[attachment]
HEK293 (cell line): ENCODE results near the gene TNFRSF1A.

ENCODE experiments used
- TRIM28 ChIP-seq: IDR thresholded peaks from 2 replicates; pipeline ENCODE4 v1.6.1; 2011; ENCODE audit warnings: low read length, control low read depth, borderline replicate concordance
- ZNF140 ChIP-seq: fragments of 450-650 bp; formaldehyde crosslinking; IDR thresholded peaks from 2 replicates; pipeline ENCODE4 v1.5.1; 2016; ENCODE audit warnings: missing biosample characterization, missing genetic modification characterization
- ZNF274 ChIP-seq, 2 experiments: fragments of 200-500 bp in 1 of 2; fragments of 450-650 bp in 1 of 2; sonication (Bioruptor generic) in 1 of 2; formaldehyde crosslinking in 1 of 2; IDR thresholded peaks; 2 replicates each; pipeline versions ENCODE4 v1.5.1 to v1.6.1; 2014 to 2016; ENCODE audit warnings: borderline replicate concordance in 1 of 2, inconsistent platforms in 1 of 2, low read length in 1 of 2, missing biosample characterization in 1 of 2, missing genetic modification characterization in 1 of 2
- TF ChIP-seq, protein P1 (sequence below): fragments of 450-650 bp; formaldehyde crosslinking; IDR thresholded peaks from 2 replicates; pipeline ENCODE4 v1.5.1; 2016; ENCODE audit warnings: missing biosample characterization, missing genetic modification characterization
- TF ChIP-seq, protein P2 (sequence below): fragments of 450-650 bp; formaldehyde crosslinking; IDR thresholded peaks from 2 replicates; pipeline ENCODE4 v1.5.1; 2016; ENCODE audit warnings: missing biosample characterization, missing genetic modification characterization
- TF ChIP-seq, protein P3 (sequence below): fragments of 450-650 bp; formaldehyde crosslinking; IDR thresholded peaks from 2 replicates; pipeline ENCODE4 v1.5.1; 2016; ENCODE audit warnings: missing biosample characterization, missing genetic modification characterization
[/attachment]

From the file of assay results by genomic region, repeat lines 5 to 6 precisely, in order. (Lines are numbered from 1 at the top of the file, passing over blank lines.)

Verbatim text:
- ZNF274 ChIP-seq, 2 experiments: fragments of 200-500 bp in 1 of 2; fragments of 450-650 bp in 1 of 2; sonication (Bioruptor generic) in 1 of 2; formaldehyde crosslinking in 1 of 2; IDR thresholded peaks; 2 replicates each; pipeline versions ENCODE4 v1.5.1 to v1.6.1; 2014 to 2016; ENCODE audit warnings: borderline replicate concordance in 1 of 2, inconsistent platforms in 1 of 2, low read length in 1 of 2, missing biosample characterization in 1 of 2, missing genetic modification characterization in 1 of 2
- TF ChIP-seq, protein P1 (sequence below): fragments of 450-650 bp; formaldehyde crosslinking; IDR thresholded peaks from 2 replicates; pipeline ENCODE4 v1.5.1; 2016; ENCODE audit warnings: missing biosample characterization, missing genetic modification characterization